- "Introduced and established by Pearson in 1901 and Spearman three years thereafter, factor analysis is a process by which large clusters and grouping of data are replaced and represented by factors in the equation. As variables are reduced to factors, relationships between the factors begin to define the relationships in the variables they represent (Goldberg & Digman, 1994). In the early stages of the process' development, there was little widespread use due largely in part to the immense amount of hand calculations required to determine accurate results, often spanning periods of several months. Later on a mathematical foundation would be developed aiding in the process and contributing to the later popularity of the methodology. In present day, the power of super computers makes the use of factor analysis a simplistic process compared to the 1900's when only the devoted researchers could use it to accurately attain results (Goldberg & Digman, 1994)." (from http://www.personalityresearch.org/papers/fehringer.html)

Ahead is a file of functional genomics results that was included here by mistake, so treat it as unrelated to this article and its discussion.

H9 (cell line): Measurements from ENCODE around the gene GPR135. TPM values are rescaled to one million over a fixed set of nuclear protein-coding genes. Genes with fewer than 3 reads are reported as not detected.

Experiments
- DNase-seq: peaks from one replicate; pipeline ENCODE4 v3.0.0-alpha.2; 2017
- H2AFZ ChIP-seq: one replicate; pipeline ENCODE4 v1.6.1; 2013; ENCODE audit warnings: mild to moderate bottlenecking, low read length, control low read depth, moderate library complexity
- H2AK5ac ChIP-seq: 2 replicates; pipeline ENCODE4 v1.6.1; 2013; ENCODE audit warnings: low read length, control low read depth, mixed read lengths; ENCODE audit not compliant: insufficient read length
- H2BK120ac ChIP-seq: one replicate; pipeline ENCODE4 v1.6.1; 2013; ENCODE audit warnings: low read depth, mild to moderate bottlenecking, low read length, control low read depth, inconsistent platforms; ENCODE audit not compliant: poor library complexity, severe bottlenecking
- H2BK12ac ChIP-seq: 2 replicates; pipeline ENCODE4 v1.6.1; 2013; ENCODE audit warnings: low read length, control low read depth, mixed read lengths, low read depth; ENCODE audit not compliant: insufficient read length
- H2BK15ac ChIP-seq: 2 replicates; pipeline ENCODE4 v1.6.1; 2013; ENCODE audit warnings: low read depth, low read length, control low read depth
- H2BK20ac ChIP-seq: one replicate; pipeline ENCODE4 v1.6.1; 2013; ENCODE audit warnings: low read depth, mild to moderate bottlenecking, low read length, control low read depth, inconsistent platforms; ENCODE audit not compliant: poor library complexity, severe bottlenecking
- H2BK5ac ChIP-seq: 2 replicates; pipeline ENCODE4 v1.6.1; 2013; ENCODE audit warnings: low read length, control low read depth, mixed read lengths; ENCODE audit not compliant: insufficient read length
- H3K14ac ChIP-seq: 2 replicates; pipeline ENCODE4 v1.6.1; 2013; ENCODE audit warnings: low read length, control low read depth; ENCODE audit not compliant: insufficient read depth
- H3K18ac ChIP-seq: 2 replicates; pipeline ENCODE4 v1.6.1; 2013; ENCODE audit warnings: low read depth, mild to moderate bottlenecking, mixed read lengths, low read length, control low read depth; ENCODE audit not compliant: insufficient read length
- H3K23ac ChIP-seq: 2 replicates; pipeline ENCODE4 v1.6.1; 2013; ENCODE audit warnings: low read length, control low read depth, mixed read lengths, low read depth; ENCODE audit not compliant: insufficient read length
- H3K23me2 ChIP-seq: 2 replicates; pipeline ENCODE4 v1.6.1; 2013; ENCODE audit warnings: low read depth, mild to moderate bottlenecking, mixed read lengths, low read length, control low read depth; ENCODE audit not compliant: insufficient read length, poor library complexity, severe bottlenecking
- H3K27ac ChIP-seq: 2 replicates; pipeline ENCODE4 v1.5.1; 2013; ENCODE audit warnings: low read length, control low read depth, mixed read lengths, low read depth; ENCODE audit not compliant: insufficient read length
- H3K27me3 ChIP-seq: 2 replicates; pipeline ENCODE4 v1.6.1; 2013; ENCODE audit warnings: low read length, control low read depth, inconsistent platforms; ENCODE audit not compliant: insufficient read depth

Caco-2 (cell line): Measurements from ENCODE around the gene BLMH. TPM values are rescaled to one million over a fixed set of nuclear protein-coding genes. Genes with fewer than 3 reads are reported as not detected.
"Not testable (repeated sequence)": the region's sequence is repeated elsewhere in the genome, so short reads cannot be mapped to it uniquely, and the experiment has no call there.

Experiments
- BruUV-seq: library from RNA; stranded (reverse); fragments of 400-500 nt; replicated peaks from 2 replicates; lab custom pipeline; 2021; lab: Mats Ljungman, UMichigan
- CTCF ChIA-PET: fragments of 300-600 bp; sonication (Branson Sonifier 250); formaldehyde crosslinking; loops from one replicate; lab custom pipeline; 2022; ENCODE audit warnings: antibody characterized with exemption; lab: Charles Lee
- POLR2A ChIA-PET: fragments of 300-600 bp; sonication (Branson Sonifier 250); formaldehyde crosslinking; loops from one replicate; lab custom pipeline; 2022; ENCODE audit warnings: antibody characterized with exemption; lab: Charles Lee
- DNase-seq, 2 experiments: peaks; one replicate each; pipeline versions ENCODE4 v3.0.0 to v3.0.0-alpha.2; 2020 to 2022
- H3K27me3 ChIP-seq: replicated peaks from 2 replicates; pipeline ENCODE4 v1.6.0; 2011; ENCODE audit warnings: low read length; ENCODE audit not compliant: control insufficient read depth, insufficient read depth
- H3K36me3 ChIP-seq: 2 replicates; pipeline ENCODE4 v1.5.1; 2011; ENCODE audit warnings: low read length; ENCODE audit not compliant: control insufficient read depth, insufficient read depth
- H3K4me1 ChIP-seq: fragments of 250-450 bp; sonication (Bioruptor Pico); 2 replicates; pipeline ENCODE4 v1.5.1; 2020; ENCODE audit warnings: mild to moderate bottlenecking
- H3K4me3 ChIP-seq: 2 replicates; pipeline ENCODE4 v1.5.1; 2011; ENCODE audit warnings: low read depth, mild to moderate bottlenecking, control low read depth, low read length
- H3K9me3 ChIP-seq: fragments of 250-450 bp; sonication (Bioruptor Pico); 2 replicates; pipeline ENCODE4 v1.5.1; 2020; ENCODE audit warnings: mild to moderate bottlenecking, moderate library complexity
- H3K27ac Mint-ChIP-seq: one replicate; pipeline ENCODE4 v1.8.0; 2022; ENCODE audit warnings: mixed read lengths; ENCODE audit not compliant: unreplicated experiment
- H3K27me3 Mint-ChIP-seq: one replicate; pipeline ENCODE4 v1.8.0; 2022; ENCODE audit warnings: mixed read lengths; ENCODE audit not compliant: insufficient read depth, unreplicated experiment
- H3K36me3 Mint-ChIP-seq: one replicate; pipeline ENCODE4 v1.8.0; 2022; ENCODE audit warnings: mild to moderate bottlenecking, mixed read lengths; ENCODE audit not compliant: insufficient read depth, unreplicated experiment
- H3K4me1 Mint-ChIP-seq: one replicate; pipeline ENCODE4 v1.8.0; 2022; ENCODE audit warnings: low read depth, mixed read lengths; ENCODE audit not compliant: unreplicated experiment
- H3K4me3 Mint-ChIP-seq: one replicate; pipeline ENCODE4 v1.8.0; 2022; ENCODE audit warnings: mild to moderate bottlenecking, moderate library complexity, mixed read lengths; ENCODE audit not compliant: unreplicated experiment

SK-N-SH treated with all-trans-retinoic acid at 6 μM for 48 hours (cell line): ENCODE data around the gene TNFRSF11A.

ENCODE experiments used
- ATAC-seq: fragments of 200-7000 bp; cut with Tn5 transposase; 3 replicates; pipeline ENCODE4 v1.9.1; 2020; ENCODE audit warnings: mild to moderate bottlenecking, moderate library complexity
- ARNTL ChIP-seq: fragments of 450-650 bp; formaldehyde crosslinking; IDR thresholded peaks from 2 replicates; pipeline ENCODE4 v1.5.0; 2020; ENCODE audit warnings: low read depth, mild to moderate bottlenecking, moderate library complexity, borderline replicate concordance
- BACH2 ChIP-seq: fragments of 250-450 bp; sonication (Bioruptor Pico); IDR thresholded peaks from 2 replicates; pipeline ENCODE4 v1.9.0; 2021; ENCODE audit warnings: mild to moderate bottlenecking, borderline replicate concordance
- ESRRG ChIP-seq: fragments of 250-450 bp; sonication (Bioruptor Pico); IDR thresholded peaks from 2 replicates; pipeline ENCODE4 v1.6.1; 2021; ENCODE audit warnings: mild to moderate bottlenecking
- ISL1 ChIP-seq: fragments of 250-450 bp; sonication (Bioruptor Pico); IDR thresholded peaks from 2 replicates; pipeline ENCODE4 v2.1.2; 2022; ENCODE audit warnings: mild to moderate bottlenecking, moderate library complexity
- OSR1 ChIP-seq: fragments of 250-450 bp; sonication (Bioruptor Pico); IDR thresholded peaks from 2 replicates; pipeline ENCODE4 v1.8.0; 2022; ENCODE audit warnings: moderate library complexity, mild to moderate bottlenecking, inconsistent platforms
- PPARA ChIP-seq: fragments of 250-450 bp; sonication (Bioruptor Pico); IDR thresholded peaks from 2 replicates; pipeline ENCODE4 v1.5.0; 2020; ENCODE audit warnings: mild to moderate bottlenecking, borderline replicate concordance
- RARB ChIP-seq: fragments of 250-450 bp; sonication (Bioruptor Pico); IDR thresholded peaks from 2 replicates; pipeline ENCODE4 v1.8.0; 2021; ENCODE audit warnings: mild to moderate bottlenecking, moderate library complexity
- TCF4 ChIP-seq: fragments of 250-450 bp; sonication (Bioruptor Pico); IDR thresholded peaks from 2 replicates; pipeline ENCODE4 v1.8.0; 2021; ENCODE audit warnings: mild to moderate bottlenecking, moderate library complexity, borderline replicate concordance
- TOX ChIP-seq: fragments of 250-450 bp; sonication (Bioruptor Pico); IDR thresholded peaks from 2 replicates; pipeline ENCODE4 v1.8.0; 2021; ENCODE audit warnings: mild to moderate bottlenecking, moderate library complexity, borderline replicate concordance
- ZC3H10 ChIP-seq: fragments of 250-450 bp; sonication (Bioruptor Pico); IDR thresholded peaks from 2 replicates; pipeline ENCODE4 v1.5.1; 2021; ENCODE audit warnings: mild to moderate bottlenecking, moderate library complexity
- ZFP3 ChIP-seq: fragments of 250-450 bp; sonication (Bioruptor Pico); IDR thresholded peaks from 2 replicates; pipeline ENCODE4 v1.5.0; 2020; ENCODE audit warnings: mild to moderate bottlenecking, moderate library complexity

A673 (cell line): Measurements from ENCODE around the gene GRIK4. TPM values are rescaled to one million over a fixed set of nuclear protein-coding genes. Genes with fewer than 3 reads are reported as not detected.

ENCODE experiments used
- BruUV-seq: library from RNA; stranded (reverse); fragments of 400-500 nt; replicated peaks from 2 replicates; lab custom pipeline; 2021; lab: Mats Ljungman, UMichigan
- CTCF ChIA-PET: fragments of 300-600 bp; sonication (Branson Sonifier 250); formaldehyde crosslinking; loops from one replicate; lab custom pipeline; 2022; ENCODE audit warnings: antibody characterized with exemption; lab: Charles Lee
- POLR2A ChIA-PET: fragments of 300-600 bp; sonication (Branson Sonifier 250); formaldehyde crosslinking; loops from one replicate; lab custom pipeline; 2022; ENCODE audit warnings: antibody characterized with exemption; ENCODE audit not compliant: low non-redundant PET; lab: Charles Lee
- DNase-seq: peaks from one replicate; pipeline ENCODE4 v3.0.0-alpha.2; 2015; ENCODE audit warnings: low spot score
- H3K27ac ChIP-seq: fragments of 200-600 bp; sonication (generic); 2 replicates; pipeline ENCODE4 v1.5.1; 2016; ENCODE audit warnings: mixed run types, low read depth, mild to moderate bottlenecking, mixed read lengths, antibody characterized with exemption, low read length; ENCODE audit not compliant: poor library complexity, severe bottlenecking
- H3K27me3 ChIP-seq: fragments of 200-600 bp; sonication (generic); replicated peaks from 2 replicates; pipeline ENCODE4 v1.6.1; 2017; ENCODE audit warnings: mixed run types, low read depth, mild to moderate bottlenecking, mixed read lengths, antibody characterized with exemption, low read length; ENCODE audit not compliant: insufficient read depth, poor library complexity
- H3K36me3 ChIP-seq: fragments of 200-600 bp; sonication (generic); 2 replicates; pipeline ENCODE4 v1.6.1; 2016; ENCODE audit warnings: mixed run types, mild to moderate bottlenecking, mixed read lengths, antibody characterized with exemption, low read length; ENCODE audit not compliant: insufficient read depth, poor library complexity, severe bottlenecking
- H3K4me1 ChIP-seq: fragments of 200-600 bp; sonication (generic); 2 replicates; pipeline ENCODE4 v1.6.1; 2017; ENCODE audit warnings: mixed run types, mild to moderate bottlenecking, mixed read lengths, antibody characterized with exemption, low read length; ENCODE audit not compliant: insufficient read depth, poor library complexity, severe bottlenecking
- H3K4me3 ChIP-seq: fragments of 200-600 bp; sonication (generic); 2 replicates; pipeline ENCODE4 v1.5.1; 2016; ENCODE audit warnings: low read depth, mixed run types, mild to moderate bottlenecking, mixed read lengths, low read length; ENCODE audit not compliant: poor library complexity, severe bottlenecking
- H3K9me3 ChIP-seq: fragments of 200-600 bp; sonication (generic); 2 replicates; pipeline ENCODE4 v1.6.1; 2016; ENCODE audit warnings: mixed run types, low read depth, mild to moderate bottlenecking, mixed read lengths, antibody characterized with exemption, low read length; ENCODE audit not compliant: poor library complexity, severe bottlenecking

- Terminology was introduced by Thurstone (1931) - http://www.statsoft.com/textbook/stfacan.html
Conceptual models[edit | edit source]
Here are some visual ways of conceptualising factor analytic models:
2-d[edit | edit source]
Hierarchical[edit | edit source]
Cluster[edit | edit source]
3-d[edit | edit source]
- Figure 3 (Clemants & Moore, 2003) (gif/html).
Factor analysis process[edit | edit source]
- FA can be conceived of as a method for examining a matrix of correlations in search of clusters of highly correlated variables.
- A major purpose of factor analysis is data reduction, i.e., to reduce complexity in the data, by identifying underlying (latent) clusters of association.
Examples of psychological factor structures[edit | edit source]
Intelligence[edit | edit source]
IQ – does intelligence consist of separate factors, e.g,.
- Verbal
- Mathematical
- Interpersonal, etc.?
...or is it one global factor (g)?
...or is it hierarchically structured?
Personality[edit | edit source]